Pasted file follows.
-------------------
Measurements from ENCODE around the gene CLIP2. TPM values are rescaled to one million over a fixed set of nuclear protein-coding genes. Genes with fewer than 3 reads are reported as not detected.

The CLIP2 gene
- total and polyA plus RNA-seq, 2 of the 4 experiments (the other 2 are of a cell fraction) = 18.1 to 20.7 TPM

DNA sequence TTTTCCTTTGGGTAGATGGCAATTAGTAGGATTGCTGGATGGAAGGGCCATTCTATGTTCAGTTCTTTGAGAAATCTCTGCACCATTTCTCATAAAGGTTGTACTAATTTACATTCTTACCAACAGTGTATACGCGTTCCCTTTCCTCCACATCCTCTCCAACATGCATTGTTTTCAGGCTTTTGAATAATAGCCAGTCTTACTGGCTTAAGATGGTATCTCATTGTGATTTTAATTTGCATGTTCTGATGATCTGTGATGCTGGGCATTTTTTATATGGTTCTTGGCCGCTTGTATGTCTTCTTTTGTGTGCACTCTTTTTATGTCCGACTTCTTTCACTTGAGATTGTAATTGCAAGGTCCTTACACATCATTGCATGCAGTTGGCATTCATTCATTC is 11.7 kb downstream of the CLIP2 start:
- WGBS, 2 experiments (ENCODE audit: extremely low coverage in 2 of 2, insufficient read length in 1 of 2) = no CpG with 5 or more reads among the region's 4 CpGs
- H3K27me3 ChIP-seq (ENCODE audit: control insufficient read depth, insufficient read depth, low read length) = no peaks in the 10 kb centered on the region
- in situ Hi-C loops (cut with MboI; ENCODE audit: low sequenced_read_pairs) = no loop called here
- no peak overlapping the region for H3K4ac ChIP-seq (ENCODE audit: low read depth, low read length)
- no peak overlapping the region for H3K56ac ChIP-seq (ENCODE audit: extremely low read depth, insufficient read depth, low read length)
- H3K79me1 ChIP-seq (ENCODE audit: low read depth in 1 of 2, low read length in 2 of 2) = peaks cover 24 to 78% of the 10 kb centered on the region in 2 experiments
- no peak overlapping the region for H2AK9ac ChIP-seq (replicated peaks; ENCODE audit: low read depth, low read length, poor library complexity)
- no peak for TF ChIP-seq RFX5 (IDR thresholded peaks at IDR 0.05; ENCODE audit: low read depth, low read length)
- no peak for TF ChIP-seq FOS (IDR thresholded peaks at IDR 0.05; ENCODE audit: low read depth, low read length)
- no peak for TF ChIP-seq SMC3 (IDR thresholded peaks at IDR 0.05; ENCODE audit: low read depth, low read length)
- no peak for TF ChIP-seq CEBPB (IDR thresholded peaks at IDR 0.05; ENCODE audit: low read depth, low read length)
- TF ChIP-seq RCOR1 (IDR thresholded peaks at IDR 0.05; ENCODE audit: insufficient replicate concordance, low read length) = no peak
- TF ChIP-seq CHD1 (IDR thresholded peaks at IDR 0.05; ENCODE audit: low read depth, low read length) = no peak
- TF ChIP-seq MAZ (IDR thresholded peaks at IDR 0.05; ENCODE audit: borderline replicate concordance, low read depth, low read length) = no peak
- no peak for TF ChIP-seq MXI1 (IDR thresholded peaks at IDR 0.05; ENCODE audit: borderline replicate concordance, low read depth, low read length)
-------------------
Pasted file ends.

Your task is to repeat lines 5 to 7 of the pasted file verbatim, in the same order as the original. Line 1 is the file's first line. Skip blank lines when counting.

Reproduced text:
- WGBS, 2 experiments (ENCODE audit: extremely low coverage in 2 of 2, insufficient read length in 1 of 2) = no CpG with 5 or more reads among the region's 4 CpGs
- H3K27me3 ChIP-seq (ENCODE audit: control insufficient read depth, insufficient read depth, low read length) = no peaks in the 10 kb centered on the region
- in situ Hi-C loops (cut with MboI; ENCODE audit: low sequenced_read_pairs) = no loop called here